What are thyroid function tests?

Content overview

The most common thyroid tests

Other blood tests

Test results outside the reference range

Management of thyroid disorders

Who should be offered a thyroid function test?

Symptoms of thyroid disease are non-specific and it is difficult to make a diagnosis based on symptoms alone. Thyroid function tests are simple blood tests and are currently the most accurate way to diagnose and manage over- or under-activity of the thyroid. Your doctor will interpret the blood test results, together with your symptoms and how you feel, to reach a diagnosis to manage your treatment.

The most common thyroid function tests

• TSH - Thyroid Stimulating Hormone

• FT4 - Free T4 (the active form of thyroxine)

• FT3 - Free T3 (the active form of triiodothyronine)

In most cases, your TSH level will be the first thyroid hormone to be tested. If this is normal, your thyroid is likely functioning normally.

You may be offered additional tests in the following circumstances:

  • If you are child where it is good practice to measure FT4 as well. This is because FT4 is essential to brain development

If the TSH is abnormal, this will normally trigger the following tests:

  •   FT4 blood level if the TSH level is above the reference range

  • T4 and T3 blood levels if the TSH level is below the reference range 

Other blood tests

• Thyroid antibodies - to check whether the underlying cause of the abnormal tests is autoimmune thyroid disease

• Thyroglobulin and calcitonin - to monitor people with thyroid cancer

Typical reference ranges for healthy adults are:








mU/L (milliunits per litre)




pmol/L (picomoles per litre)




pmol/L (picomoles per litre)

These ranges are only a guide and will vary according to the laboratory. There are different reference ranges for pregnant women and for testing babies and young children.

Test results outside the reference range

• A high TSH level with a low FT4 level indicates hypothyroidism (underactive thyroid)

• A low TSH level with a high FT4 level and a high FT3 level indicates hyperthyroidism (overactive thyroid)

• Abnormal TSH levels together with normal FT4 levels indicate you may be at risk of developing a thyroid disorder (subclinical thyroid disease)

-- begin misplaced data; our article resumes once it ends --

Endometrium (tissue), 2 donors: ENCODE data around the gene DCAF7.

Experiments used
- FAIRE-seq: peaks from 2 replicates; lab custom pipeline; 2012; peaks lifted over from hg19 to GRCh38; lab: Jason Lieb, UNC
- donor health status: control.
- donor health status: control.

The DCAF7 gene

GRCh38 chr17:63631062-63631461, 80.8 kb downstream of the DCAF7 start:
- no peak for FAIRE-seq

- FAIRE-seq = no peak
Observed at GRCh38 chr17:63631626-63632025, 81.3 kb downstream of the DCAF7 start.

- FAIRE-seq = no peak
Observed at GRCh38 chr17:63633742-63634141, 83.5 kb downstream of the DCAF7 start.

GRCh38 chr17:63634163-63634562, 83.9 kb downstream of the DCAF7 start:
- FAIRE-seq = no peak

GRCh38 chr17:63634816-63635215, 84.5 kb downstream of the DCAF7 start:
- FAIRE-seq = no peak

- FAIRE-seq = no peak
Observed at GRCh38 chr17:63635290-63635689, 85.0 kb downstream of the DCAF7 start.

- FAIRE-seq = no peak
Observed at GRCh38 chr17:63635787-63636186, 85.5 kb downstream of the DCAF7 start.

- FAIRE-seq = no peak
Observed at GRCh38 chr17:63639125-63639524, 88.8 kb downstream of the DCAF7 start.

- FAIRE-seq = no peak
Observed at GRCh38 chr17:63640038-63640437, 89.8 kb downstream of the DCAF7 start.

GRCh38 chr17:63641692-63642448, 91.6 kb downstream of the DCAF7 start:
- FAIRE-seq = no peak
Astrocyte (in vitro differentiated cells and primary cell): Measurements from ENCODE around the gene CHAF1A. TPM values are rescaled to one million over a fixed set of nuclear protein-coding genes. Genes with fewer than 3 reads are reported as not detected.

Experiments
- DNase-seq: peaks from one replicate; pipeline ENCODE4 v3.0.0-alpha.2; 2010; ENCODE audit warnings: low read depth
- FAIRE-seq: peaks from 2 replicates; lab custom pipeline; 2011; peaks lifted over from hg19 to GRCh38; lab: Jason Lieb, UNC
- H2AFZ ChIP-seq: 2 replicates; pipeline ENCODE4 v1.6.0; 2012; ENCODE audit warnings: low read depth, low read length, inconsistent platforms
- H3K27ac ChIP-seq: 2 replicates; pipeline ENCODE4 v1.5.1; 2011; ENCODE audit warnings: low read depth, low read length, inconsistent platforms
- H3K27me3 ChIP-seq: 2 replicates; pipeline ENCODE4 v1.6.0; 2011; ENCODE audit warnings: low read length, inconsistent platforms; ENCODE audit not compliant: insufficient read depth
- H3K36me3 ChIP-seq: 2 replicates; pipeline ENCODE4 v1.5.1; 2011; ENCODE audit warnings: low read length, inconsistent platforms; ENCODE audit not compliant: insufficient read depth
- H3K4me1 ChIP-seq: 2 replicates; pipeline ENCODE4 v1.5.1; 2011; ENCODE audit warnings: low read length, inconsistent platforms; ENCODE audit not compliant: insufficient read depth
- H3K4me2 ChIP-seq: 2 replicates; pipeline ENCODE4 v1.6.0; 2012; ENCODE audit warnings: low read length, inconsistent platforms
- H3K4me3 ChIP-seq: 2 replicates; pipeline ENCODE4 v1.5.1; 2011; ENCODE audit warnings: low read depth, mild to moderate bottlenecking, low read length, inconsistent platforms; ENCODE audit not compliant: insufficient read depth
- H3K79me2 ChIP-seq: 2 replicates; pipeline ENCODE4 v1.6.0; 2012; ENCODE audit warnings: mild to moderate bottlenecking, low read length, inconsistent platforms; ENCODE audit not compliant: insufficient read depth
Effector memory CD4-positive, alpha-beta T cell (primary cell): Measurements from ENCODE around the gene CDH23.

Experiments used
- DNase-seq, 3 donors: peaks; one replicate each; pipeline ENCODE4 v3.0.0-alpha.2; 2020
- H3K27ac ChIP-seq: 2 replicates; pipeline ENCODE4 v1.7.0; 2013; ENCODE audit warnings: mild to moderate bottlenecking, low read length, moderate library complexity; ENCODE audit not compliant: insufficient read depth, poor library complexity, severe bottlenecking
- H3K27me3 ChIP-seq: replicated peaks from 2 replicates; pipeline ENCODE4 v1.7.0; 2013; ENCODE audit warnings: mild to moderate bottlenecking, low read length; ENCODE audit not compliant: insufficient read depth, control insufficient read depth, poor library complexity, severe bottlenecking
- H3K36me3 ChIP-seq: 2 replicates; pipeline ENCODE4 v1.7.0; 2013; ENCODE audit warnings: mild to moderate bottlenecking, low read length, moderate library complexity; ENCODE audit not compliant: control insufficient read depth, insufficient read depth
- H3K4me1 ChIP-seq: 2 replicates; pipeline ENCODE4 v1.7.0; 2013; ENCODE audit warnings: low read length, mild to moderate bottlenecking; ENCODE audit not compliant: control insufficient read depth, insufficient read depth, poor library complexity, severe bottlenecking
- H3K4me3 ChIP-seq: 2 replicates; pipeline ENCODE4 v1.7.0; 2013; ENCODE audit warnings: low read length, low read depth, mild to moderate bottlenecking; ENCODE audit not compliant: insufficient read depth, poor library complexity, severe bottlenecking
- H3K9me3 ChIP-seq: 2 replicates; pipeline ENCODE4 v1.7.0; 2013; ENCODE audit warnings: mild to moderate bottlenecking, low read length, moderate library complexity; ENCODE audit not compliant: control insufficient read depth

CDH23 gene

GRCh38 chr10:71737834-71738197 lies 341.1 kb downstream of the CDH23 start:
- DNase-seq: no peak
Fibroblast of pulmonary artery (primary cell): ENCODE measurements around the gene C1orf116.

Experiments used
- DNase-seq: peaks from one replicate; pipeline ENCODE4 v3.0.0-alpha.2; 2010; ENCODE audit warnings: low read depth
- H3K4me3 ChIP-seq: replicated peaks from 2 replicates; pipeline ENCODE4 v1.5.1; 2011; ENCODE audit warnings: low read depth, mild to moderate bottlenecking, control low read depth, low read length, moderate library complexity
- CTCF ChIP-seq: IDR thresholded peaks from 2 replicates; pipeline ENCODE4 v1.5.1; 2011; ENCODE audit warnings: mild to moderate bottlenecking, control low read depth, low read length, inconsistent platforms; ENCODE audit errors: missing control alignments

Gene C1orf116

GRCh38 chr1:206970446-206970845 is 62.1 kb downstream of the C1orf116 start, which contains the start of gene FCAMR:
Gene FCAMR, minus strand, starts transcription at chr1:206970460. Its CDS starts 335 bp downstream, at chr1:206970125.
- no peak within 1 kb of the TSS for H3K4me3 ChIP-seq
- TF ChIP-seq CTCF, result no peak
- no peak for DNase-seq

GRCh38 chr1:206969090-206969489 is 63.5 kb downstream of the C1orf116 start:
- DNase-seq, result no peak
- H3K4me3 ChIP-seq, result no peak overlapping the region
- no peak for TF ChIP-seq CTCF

• A low TSH level together with a low FT4 level can indicate a disorder of the pituitary gland

• Thyroid function tests can be influenced by medications and illnesses. Let the person taking your blood test know of anything that might affect the readings

Management of thyroid disorders

If you are receiving treatment for a thyroid disorder, thyroid function tests will

  • check that your treatment is working
  •  help to fine-tune your treatment

Within the limits set out above it is recommended that you and your doctor set individual targets that are right for your particular circumstances.

Who should be offered a thyroid function test?

You should make an appointment with your GP and ask for a blood test if you have:

  •  Symptoms of an over- or underactive thyroid
  •   Swelling or thickening in the neck
  •   An irregular or fast heart rat
  •   High cholesterol (which causes atherosclerosis – a build-up of fat in the arteries)
  •   Osteoporosis (fragile or thinning bones)
  •   Fertility problems, abnormal menstrual cycles, recurrent miscarriage, low libido
  •   Family history of autoimmune disorders, e.g., type 1 diabetes, vitiligo, etc

Or if you are

  • Feeling unwell after having a baby
  • planning pregnancy or in early pregnancy (and you have a family history or personal history of thyroid disorders, a past history of postpartum thyroiditis, or type 1 diabetes)

You should have a blood test once a year, or more frequently if your doctor advises, if:

  •   You have a diagnosed thyroid disorder
  •   You have had previous treatment for an overactive thyroid (radioactive iodine, thyroid surgery, medication)
  •   You have had irradiation to the head and neck after surgery for head and neck cancer
  •   Before you have treatment with amiodarone, lithium or alemtuzumab then 6-12 months during treatment and 12 months after treatment
  • People with Down’s syndromeTurner syndrome, type 1 diabetes, Addison’s disease or other autoimmune diseases should also be tested regularly.

Read our guide to thyroid function tests

Watch our webinar on understanding thyroid function tests

Read our article about thyroid antibodies


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